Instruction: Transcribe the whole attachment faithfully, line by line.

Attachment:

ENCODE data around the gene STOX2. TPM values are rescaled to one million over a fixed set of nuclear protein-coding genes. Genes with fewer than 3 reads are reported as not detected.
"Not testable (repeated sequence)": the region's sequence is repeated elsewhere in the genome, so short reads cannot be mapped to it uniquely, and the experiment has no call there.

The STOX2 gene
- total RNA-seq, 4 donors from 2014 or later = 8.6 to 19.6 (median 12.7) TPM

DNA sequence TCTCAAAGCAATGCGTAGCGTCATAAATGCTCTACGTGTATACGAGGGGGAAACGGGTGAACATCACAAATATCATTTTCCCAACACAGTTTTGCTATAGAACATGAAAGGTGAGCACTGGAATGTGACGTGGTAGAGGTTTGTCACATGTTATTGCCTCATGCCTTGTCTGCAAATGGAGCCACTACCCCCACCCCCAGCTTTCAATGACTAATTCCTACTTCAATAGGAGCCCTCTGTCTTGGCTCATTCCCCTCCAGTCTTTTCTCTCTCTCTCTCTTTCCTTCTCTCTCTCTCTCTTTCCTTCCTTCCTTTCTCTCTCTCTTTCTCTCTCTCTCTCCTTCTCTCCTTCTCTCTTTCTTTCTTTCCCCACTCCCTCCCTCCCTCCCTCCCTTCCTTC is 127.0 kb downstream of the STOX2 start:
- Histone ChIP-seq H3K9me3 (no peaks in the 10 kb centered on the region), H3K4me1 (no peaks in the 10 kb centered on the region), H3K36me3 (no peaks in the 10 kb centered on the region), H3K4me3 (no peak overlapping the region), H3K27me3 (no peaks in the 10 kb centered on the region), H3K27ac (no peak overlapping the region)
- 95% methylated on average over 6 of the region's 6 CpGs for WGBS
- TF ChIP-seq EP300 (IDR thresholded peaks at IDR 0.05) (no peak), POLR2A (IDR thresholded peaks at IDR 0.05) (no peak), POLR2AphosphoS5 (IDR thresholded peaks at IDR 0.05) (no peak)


ENCODE data around the gene STOX2. TPM values are rescaled to one million over a fixed set of nuclear protein-coding genes. Genes with fewer than 3 reads are reported as not detected.
"Not testable (repeated sequence)": the region's sequence is repeated elsewhere in the genome, so short reads cannot be mapped to it uniquely, and the experiment has no call there.

The STOX2 gene
- total RNA-seq, 4 donors from 2014 or later = 8.6 to 19.6 (median 12.7) TPM

DNA sequence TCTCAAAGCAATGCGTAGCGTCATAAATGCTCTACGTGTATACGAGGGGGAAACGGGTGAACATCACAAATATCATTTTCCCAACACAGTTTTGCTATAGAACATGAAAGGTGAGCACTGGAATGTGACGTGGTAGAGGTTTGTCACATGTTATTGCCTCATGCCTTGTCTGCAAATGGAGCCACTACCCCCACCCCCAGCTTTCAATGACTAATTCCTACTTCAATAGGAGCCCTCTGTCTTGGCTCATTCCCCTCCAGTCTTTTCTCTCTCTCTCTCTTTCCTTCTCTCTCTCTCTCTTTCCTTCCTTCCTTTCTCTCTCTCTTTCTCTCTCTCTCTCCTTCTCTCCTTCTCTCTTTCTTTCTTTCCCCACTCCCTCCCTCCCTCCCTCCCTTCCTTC is 127.0 kb downstream of the STOX2 start:
- Histone ChIP-seq H3K9me3 (no peaks in the 10 kb centered on the region), H3K4me1 (no peaks in the 10 kb centered on the region), H3K36me3 (no peaks in the 10 kb centered on the region), H3K4me3 (no peak overlapping the region), H3K27me3 (no peaks in the 10 kb centered on the region), H3K27ac (no peak overlapping the region)
- 95% methylated on average over 6 of the region's 6 CpGs for WGBS
- TF ChIP-seq EP300 (IDR thresholded peaks at IDR 0.05) (no peak), POLR2A (IDR thresholded peaks at IDR 0.05) (no peak), POLR2AphosphoS5 (IDR thresholded peaks at IDR 0.05) (no peak)